Even so, the place was absolutely crowded with people.  You can see the throng of people on the bridge and walkway .



The picture below is of Broken Bridge, the most famous of the bridges in West Lake.  Sadly, this was as close as we got to the bridge.  It would've have been nice to walk over it and get a different perspective of the lake.


Going on a boat ride is a very popular tourist thing to do so I was not surprised when Melody negotiated with boat captain to take us on one.  I did the same thing back in 2009 but I floated about on a different section of the lake. 




A cup of the green tea that Hangzhou is famous for.  It's the captain's cup.

Once we were seated, the captain pushed the boat off the dock and rowed the oar to get us out into the lake.  In no time, we could see the skyline of modern day Hangzhou.

Our boat captain.



It really was a very hazy day and as much as it was nice to see the skyline of the city, I really wanted to the green landscape on the other side of the lake because that's where the temples and pagodas are.


On my 2009 boat ride,  the boat ride took me past the famed section known as Three Pools Mirroring the Moon, or Three Ponds Mirroring the Moon,  one of the most important and famous spots in Hangzhou.  Three small pagodas mark the site.  Listed as one of the “Top Ten Scenic Spots of Hangzhou” by Emperor Kangxi in the Qing Dynasty, the site appears on the RMB 1 bill as a representative of scenic sites in China.  Today, our boat ride did not take us there though I think we were close by as I remember seeing Leifang Temple (that's the temple in the photo below) as we were in  Three Ponds Mirroring the Moon.


West Lake is home to several man made islands.  Our captain took us by one of those and he told us that this particular island is home to one of the park's rangers.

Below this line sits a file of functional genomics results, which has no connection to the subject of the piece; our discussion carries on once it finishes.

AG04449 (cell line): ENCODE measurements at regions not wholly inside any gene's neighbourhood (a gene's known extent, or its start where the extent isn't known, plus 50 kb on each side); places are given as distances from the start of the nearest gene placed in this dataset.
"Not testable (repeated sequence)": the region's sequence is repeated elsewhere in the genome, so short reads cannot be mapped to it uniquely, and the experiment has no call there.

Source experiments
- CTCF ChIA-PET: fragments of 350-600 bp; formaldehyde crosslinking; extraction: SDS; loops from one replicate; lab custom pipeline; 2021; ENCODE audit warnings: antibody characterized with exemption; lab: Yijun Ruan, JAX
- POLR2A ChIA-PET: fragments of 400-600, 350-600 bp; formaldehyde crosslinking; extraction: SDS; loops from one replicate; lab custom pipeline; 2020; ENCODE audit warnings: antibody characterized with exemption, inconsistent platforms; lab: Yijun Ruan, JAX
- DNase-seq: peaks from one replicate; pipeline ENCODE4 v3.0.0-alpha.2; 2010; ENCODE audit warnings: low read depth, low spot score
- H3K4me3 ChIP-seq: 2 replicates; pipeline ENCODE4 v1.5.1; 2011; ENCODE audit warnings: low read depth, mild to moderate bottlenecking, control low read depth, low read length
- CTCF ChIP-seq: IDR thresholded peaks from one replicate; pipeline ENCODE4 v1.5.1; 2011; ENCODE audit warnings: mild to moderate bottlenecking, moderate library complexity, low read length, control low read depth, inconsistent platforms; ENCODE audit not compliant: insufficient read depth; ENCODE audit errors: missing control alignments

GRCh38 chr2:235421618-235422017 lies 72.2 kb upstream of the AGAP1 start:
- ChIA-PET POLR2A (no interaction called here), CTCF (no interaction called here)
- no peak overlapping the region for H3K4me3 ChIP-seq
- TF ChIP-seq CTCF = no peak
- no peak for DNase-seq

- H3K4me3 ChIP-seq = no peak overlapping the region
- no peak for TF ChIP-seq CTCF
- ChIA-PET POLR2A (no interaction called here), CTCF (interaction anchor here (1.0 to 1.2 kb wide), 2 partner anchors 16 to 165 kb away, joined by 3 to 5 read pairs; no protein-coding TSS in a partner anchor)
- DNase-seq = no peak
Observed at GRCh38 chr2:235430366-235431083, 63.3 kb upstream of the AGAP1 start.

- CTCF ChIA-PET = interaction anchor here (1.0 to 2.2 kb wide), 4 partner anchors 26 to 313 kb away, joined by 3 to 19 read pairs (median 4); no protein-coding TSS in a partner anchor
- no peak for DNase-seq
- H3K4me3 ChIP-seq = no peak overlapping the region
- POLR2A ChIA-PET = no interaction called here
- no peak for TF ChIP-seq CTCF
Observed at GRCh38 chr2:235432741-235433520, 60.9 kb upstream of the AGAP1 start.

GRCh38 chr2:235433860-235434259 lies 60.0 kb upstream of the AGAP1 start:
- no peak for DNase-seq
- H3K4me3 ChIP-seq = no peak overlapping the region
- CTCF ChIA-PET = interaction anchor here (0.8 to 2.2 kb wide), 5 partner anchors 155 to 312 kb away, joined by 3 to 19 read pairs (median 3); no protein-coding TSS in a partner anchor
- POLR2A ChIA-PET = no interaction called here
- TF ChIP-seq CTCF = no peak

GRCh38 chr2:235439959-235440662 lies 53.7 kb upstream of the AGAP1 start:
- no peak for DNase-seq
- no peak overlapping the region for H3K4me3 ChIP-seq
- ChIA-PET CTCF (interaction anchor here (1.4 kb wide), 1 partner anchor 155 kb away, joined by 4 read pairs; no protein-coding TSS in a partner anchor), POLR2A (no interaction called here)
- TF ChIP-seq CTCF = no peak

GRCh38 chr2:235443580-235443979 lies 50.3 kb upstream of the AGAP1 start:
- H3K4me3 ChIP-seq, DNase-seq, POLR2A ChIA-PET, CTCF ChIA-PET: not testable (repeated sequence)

It was nice to catch a glimpse of some wildlife that call the lake their home.




After navigating us on a ride around the small man made island, our boat captain took us back to shore.  In all, it was less than a half hour boat ride.  Not enough of a ride to even begin to appreciate the beauty of the lake.  All in all, it was a tad disappointing.

I guess it was planned that we do the boat ride from this spot because directly across the street from where we disembarked from the boat was a small museum that showcases the ancient Chinese art of seal engraving.

Seal engraving is common in many countries around the world, but only in China has it become a fine art in itself.

Seals first appeared in China in the Shang Dynasty (about 1600-1046 BC), when they were used mainly in government offices as a sign of authority.  For centuries, seal engraving has been deemed as one of the four traditional Chinese arts, along with painting, calligraphy and poetry.

In 2009, Chinese seal engraving was added to the UNESCO Representative List of Intangible Cultural Heritage of Humanity, described as “a cornerstone of Chinese fine arts".


There are many art organizations in China that are dedicated to the preservation of the art of seal engraving.  One of the most prominent ones is the century-old Xiling Seal Art Society which is based in Hangzhou.  It is their museum that we visited.

The museum is housed inside a very small complex with some pavilions and a pond.  It's pretty little space.


The little pavilion on the left is described below.


Housed inside the pavilion are larger than life size images of the seals.  None of the three of us knew how to appreciate the art of the seals.  I will have to do a bit of studying on the art form so the next time I see such images, I will know how to admire them.  Today, we all strolled by the images in a matter of seconds.


We hadn't done much sightseeing so far and it was already time for lunch.  We piled back into the van for a short drive to a restaurant serving up local specialties.